Handy (company)

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Handy Technologies
Private
Industry Cleaning services
Founded 2012; 6 years ago (2012)
Headquarters New York City, United States
Key people
Oisin Hanrahan (Co-founder & CEO)
Umang Dua (Co-founder & COO)
Ignacio Leonhardt (Co-founder)
Weina Scott (Co-founder)
Services House cleaning
Number of employees
160 (2015 estimate)
Website www.handy.com

Handy is an online two-sided marketplace for residential cleanings and other home services. [1]Founded in 2012 in Cambridge, Massachusetts, the now New York-based company operates services in United States, United Kingdom, and Canada.

History[edit]

Handy was founded in summer 2012 as Handybook by Oisin Hanrahan, Umang Dua, Weina Scott (a computer science graduate from Harvard University) and Ignacio Leonhardt (a graduate of Duke University and the London School of Economics). In fall 2012, it moved its headquarters from Cambridge, Massachusetts to Manhattan, New York.[2][3] The online household services marketplace they created follows a sharing economy approach and a business model that has been compared to Uber.[4] The Handybook name was chosen as it was a place to book handyman and cleaning services.[5]

Handybook was launched with incubation support from the Harvard Innovation Lab.[6] In October 2012 Handybook raised 2 million dollars in seed financing from General Catalyst Partners and Highland Capital Partners.[7] The following year in October 2013, Handybook raised further 10 million dollars from existing investors[8] along with David Tisch's BoxGroup and other investors.[6][9] The same month Handybook began talks to acquire the San Francisco-based Exec, a similar service for hiring people to complete household tasks. In January 2014, Handybook completed the acquisition of the company which helped establish its West Coast presence.[10] By May 2014, the company was employing nearly a hundred people.[3]

In June 2014, Handybook raised 30 million dollars in a series B round of investment led by Revolution Growth.[11] By this point, the company had expanded operations to twenty-six cities in North America, including Vancouver and Toronto. It also reported that the service was being used to complete about 10,000 jobs per week.[9] In September 2014, Handybook changed its name to Handy.[12][13] A week after the rebrand, Handy acquired Mopp, a similar London-based service, at an undisclosed valuation.[14] After the acquisition, Mopp continued to operate under the same name, adding the subtitle “powered by Handy” to its brand. Mopp’s founders Pete Dowds and Tom Brooks stayed on to continue Handy’s expansion in the European market.[15]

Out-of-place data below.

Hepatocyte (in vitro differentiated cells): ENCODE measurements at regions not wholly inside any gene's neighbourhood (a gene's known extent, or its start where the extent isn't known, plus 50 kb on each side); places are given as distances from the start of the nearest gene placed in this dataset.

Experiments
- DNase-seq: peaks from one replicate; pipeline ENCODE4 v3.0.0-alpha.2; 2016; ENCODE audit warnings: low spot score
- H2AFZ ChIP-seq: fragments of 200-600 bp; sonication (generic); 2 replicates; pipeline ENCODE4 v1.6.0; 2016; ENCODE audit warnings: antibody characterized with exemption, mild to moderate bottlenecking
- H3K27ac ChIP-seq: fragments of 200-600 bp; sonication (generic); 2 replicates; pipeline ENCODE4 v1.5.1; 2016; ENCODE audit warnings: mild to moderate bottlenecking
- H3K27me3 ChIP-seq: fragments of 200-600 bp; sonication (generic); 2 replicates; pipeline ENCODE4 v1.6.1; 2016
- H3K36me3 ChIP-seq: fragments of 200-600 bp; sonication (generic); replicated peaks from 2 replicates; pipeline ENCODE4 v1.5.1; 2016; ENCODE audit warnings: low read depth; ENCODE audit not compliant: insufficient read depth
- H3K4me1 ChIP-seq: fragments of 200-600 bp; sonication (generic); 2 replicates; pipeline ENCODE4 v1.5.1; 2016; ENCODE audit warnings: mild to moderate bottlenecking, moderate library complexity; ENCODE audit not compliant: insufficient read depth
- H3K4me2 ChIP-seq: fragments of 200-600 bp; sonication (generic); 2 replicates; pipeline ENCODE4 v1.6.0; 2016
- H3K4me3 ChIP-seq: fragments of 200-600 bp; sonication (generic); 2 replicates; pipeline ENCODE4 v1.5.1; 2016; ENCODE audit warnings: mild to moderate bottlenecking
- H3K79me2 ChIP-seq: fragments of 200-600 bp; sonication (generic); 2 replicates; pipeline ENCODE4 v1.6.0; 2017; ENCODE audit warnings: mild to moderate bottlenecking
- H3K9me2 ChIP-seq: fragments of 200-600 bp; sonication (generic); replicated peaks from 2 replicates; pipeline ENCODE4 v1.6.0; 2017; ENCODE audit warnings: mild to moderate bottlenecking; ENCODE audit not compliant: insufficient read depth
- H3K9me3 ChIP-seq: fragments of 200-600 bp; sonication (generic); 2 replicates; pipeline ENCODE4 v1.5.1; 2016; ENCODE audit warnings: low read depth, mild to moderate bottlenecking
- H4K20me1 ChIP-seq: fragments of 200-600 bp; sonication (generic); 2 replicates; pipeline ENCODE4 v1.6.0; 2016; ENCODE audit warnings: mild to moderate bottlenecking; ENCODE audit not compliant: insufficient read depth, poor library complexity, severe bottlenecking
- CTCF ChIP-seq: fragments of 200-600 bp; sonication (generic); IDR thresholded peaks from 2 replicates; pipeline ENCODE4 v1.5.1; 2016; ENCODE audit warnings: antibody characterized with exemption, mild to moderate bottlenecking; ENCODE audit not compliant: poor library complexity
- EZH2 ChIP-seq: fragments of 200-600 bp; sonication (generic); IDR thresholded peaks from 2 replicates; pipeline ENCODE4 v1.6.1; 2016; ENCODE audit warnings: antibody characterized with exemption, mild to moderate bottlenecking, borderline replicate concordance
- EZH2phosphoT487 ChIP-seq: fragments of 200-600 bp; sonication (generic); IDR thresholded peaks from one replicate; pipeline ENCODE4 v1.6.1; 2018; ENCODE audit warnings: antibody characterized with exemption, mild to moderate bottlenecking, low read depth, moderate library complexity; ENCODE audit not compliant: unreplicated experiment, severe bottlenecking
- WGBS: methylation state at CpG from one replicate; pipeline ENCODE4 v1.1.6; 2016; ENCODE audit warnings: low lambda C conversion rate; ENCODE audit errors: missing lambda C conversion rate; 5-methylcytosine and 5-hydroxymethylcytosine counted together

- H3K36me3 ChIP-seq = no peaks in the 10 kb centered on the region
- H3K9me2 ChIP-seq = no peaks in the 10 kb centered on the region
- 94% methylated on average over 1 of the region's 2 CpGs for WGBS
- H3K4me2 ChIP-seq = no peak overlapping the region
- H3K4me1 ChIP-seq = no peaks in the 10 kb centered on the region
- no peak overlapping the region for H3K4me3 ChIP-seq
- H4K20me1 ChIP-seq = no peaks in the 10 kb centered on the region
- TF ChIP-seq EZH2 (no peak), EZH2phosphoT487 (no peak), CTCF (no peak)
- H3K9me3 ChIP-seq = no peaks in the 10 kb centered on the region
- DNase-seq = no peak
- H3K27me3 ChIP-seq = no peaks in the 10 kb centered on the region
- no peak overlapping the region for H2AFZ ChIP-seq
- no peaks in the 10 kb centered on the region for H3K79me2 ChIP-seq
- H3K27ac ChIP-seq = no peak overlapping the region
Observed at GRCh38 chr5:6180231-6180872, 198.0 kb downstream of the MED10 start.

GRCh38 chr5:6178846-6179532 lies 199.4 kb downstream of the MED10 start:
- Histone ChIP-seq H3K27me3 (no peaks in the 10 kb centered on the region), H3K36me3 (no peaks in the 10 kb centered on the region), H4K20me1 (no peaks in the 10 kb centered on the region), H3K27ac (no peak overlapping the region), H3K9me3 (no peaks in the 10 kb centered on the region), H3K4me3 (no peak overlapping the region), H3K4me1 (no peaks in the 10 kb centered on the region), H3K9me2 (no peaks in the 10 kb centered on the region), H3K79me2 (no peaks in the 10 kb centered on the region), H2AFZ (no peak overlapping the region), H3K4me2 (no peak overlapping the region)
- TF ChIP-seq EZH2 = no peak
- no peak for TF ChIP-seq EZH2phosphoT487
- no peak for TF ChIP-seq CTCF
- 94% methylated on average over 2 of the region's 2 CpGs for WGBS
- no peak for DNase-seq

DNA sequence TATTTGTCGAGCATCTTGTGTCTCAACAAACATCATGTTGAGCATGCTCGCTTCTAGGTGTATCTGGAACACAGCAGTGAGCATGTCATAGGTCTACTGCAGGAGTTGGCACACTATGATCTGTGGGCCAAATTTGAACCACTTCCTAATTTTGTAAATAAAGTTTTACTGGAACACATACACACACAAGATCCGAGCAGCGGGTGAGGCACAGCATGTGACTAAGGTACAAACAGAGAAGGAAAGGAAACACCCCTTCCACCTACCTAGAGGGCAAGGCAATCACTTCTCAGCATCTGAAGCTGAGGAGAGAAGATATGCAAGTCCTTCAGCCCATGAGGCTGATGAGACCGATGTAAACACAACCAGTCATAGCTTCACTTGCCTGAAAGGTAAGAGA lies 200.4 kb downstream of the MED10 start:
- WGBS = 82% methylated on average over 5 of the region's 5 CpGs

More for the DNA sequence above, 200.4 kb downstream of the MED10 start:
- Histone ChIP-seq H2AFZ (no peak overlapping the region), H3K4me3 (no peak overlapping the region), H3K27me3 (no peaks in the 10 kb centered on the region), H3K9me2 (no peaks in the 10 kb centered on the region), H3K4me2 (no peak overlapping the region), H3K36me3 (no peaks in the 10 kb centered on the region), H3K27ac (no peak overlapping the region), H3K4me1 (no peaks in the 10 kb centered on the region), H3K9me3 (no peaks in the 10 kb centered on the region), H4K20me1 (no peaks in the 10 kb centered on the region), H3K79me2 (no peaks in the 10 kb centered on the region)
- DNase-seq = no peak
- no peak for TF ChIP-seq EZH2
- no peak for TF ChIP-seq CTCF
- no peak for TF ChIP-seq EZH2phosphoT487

In November 2014, Handy was sued over a number of alleged labor violations, including that the company was deliberately misclassifying its employees as independent contractors.[16][17]

In March 2015, Handy announced another round of funding led by TPG Growth, which raised 15 million dollars.[18] In May 2015, TechCrunch reported that Handy was in talks to acquire its rival Homejoy.[19][20] However, Homejoy shut down in July 2015 without being acquired amid worker classification suits.[21] Immediately following the announcement of Homejoy’s expected shutdown, Handy offered a $1000 signing bonus to any Homejoy workers looking to switch to Handy’s service.[22] In June, just a month before, Handy had announced completing its one millionth booking on the platform.[23][2]

As of November 2015, the company planned to include the delivery and assembly of furniture as some of the services offered.[24] Handy also announced its series D round of 50 million dollars. This round of funding led by Fidelity Management & Research included contributions from several of the company’s previous investors.[25]

Operations[edit]

Handy operates in 28 cities in the United States,[26] and several cities in Canada, and the United Kingdom.[12][27] As of July 2015, it employs a full-time staff of at least 160 and has engaged about 10,000 cleaners to work on its platform.[28] According to Handy, about 80% of its bookings come from repeat customers.[23]

As of November 2016, Amazon’s Alexa allows users to book services through Handy by using the Amazon Echo’s voice-activated features.[29] In May 2017, the company partnered with the online retailer Wayfair to offer installation and assembly as an added feature when purchasing furniture through Wayfair.[30]